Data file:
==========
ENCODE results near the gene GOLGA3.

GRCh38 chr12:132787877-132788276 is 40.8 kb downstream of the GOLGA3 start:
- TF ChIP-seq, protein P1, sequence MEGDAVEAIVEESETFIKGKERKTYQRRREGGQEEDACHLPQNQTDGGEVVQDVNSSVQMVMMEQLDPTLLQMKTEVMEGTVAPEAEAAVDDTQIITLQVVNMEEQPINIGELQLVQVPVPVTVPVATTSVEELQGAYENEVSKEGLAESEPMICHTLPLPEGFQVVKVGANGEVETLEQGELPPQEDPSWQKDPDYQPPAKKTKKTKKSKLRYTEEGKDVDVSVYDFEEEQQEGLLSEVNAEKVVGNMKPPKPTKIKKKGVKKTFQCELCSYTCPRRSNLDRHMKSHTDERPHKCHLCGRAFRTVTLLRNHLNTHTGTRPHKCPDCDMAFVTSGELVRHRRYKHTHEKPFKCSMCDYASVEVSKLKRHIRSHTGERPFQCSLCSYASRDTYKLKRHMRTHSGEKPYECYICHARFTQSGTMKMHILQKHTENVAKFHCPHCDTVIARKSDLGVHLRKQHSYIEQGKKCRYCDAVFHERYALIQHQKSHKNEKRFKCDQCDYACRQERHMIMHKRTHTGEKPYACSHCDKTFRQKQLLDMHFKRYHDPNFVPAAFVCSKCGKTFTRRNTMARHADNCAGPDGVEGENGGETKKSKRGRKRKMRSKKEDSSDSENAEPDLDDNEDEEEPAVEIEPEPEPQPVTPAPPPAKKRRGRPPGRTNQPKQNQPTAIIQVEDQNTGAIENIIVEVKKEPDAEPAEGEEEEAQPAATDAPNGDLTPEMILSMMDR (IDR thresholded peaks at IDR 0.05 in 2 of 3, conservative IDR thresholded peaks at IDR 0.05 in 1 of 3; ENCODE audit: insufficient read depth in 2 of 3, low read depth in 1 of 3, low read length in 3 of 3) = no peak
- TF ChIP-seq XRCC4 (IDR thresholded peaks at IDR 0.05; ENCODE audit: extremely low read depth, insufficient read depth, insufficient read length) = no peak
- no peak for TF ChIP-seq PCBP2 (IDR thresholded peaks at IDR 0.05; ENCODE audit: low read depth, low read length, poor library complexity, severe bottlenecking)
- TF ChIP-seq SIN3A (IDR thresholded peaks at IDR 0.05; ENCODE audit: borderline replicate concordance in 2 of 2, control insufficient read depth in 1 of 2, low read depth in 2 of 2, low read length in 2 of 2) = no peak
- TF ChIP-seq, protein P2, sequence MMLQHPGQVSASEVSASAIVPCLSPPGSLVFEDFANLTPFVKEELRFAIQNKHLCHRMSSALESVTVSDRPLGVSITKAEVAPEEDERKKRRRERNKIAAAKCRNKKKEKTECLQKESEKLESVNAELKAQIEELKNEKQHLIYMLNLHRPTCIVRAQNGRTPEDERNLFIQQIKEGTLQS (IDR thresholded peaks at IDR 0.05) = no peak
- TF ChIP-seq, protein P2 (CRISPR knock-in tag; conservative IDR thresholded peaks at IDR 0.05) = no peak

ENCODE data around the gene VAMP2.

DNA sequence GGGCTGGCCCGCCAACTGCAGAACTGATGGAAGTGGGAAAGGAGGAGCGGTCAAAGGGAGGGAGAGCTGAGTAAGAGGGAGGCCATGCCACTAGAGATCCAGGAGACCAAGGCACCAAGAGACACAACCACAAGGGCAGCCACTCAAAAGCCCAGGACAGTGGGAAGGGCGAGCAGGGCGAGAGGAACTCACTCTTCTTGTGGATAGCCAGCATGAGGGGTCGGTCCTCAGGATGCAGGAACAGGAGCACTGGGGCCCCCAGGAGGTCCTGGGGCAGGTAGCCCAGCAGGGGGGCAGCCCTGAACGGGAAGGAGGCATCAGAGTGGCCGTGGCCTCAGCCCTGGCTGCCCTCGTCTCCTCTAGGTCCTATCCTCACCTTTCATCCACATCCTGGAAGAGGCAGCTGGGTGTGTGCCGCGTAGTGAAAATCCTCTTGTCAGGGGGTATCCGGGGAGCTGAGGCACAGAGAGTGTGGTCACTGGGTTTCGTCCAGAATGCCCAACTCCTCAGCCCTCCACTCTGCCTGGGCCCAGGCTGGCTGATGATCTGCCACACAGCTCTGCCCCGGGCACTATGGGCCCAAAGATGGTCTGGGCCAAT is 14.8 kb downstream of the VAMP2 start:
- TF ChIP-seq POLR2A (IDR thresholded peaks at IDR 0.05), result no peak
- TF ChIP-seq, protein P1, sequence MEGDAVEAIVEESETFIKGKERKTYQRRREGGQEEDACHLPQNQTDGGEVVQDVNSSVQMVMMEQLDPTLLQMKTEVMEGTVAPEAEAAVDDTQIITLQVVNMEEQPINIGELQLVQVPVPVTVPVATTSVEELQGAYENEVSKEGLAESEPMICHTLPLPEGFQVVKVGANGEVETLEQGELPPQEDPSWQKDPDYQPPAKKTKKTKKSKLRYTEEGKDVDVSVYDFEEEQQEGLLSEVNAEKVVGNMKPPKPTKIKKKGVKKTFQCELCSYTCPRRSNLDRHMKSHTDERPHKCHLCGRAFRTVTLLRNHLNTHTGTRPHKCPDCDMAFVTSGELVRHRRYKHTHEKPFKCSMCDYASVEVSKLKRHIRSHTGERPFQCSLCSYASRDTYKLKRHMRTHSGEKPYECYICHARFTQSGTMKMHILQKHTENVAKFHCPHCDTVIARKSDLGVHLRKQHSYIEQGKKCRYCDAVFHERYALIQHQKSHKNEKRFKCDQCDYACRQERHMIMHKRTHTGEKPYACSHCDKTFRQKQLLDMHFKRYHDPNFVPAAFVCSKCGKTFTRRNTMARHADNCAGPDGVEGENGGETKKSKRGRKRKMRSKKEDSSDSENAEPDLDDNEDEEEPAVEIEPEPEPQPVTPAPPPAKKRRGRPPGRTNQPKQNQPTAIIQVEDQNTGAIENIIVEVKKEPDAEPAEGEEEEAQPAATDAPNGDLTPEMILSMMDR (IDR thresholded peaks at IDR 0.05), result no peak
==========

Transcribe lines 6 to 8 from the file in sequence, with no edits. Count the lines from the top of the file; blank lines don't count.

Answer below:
- TF ChIP-seq SIN3A (IDR thresholded peaks at IDR 0.05; ENCODE audit: borderline replicate concordance in 2 of 2, control insufficient read depth in 1 of 2, low read depth in 2 of 2, low read length in 2 of 2) = no peak
- TF ChIP-seq, protein P2, sequence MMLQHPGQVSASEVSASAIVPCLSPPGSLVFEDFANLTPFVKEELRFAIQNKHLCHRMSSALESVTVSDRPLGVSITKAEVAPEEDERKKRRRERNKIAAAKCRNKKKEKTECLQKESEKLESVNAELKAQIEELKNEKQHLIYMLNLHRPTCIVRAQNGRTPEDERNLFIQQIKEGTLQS (IDR thresholded peaks at IDR 0.05) = no peak
- TF ChIP-seq, protein P2 (CRISPR knock-in tag; conservative IDR thresholded peaks at IDR 0.05) = no peak